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Thursday, 7 February, 2002, 12:50 GMT
Eurozone interest rates unchanged
Euro trader
Traders had tipped the ECB to leave rates on hold
The European Central Bank (ECB) has left its key interest rate unchanged at 3.25%.

The decision had been widely predicted by financial market professionals.

The outgoing ECB president, Wim Duisenberg, who earlier on Thursday said he will stand down this year, predicted that the eurozone economies is set for a gradual recovery this year.

"Monetary developments thus far do not indicate risks to price stability," Mr Duisenberg said.

"This assessment of low inflationary risks is also supported by the declining trend in the growth rate of loans to the private sector," he added.

Analysts are increasingly predicting that the next move by the ECB will be to raise the rate, rather than to cut it further.

The rate is the lowest in the eurozone since February 2000.

Beating recession

Last year, the ECB reduced rates four times, the last time in November when it cut by half a percentage point from 3.75%.

In the US, which has been in recession since last spring, the Federal Reserve cut interest rates 11 times last year.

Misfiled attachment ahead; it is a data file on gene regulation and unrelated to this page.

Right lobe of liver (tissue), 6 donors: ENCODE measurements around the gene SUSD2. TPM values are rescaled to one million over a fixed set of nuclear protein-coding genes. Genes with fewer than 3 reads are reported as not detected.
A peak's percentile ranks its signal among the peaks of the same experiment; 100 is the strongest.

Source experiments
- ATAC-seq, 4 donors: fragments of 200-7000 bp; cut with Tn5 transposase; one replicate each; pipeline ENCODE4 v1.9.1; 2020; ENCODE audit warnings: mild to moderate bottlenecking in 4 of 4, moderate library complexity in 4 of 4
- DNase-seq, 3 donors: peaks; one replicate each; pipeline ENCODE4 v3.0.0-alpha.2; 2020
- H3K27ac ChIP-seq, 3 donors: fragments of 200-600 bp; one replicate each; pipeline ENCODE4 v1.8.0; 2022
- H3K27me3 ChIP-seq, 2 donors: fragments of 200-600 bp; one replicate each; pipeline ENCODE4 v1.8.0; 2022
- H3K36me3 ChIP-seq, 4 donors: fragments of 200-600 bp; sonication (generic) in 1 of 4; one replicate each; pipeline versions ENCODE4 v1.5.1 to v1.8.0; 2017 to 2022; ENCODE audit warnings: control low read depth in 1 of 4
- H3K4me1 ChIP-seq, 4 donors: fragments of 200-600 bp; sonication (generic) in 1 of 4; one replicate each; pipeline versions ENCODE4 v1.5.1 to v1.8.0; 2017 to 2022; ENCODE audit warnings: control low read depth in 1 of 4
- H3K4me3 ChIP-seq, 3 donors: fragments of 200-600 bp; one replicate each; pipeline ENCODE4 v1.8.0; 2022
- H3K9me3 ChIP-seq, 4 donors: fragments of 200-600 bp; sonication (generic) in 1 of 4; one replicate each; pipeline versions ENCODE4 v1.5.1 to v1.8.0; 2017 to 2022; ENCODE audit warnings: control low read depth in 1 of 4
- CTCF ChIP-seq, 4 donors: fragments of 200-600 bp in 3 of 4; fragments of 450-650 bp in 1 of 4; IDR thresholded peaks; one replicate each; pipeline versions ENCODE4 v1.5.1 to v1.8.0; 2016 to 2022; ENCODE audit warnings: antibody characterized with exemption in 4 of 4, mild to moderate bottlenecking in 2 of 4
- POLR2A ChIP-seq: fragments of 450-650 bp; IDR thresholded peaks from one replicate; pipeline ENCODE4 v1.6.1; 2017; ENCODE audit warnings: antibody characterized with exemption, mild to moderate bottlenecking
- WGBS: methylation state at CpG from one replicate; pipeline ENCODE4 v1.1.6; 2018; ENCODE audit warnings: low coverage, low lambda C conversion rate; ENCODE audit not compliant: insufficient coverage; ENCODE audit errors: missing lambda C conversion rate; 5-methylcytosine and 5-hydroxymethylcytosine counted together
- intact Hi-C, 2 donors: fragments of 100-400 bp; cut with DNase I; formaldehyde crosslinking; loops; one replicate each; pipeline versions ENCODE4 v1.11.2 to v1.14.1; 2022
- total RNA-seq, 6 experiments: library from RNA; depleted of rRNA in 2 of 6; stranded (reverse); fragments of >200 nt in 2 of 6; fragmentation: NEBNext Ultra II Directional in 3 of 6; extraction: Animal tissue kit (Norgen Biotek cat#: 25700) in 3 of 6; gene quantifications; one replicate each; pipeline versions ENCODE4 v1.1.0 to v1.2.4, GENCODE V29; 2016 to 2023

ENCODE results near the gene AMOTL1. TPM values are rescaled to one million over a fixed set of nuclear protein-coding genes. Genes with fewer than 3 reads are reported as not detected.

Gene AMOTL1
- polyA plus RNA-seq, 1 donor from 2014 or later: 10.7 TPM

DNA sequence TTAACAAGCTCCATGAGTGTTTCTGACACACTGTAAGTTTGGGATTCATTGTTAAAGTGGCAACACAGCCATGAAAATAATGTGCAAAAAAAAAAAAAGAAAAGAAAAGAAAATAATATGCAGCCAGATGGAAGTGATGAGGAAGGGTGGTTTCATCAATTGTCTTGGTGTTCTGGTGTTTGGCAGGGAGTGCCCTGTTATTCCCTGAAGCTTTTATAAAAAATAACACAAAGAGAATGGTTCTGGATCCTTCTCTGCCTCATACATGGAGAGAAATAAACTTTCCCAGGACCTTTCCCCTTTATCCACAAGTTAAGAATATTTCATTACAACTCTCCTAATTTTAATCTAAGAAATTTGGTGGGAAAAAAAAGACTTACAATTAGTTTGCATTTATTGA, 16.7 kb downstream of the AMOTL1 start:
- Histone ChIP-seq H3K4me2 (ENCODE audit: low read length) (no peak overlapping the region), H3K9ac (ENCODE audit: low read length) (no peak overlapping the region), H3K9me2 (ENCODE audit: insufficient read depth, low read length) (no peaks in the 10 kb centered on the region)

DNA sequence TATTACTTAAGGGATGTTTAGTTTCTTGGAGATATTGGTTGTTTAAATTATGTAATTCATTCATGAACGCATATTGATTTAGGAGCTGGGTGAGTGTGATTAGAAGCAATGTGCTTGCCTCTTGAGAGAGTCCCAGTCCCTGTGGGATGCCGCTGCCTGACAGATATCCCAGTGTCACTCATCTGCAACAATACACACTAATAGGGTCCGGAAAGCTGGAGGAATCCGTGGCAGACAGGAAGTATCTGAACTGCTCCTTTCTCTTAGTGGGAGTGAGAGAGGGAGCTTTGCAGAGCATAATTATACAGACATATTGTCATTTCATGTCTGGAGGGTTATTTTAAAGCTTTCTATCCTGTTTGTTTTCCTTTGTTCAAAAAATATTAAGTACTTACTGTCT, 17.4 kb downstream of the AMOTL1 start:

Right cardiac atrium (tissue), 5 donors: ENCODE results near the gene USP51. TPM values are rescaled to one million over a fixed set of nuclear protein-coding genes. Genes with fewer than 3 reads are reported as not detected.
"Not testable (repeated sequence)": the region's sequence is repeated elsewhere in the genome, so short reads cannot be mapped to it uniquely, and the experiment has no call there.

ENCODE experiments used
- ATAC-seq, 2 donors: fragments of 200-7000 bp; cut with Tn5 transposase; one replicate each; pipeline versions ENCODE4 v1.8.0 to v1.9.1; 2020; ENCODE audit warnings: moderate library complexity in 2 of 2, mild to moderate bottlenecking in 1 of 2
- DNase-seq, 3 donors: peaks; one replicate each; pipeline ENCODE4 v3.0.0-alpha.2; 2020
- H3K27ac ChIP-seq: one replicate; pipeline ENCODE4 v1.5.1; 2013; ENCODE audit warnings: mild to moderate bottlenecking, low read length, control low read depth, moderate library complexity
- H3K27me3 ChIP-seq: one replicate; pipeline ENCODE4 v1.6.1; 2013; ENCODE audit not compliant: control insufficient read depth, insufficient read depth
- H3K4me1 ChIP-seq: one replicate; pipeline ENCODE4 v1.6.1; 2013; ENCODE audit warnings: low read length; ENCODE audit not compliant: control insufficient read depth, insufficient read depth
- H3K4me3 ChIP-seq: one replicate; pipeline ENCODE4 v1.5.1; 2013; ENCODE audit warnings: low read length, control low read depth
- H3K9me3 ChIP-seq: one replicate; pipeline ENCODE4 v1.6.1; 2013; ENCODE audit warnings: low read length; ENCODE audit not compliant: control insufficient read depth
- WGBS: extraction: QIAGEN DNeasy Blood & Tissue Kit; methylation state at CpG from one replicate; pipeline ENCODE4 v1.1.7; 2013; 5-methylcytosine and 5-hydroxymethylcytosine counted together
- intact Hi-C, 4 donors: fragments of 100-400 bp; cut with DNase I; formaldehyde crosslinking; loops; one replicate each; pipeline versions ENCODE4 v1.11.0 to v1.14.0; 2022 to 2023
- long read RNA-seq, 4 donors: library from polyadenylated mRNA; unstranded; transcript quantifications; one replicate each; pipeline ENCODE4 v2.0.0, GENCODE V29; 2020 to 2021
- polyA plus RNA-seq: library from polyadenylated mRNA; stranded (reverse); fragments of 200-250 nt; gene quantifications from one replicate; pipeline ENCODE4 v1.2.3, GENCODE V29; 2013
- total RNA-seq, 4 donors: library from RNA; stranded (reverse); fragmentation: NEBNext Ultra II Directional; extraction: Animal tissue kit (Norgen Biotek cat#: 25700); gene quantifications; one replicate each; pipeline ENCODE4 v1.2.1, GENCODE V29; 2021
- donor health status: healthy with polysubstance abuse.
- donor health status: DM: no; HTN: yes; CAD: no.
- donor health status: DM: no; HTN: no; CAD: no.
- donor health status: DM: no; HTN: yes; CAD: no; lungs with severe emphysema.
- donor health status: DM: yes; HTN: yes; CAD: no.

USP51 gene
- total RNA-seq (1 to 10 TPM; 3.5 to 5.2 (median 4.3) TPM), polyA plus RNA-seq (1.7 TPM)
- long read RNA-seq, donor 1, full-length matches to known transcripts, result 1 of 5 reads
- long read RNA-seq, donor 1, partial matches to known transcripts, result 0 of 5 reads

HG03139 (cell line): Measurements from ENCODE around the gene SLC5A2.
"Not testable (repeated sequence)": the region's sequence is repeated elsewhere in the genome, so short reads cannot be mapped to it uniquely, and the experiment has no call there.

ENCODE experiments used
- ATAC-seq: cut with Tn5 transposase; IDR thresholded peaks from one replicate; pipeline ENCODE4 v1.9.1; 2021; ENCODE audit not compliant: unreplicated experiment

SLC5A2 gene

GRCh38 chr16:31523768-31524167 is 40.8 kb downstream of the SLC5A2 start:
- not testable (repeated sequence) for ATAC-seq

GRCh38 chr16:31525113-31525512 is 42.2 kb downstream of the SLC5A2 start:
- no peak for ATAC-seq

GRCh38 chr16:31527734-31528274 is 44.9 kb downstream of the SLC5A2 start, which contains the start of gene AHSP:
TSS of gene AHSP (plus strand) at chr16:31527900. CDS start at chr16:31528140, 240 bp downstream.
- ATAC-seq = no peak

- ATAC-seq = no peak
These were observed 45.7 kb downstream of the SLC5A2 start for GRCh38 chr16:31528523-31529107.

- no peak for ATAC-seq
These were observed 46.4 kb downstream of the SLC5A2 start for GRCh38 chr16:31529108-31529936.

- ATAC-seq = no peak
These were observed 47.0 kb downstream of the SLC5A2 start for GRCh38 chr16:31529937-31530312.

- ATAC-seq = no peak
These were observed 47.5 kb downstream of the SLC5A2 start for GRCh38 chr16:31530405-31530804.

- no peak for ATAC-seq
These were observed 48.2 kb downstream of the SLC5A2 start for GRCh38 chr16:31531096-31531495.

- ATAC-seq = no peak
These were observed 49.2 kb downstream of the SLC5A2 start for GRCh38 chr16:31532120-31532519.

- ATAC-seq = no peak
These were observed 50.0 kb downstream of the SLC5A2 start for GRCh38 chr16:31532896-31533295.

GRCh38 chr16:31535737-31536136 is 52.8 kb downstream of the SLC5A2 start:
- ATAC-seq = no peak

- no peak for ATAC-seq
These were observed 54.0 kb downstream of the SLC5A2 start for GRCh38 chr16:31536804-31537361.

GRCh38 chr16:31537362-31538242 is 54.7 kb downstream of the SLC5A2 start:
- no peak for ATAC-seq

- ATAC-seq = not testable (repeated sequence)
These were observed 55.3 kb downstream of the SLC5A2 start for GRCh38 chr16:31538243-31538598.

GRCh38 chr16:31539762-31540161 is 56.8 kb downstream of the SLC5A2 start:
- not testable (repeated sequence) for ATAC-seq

The Bank of England cut rates seven times during 2001.

The ECB has not cut rates as often as its counterparts because inflation in the eurozone has been exceeding the 2% target.

Falling inflation

Looking ahead, analysts predict that eurozone interest rates will fall in 2002.

Falling inflation makes rate cuts highly unlikely since lower interest rates could push inflation higher.

"We also continue to expect no medium-term upward pressures on inflation," Mr Duisenberg said.

But if the world economy fails to recover as fast as many analysts now predict, there is still a slim chance of another cut in interest rates this spring, said one observer.

See also:

07 Feb 02 | Business
Duisenberg to quit ECB
03 Jan 02 | Business
The euro's next challenges
06 Dec 01 | Business
ECB holds rates steady
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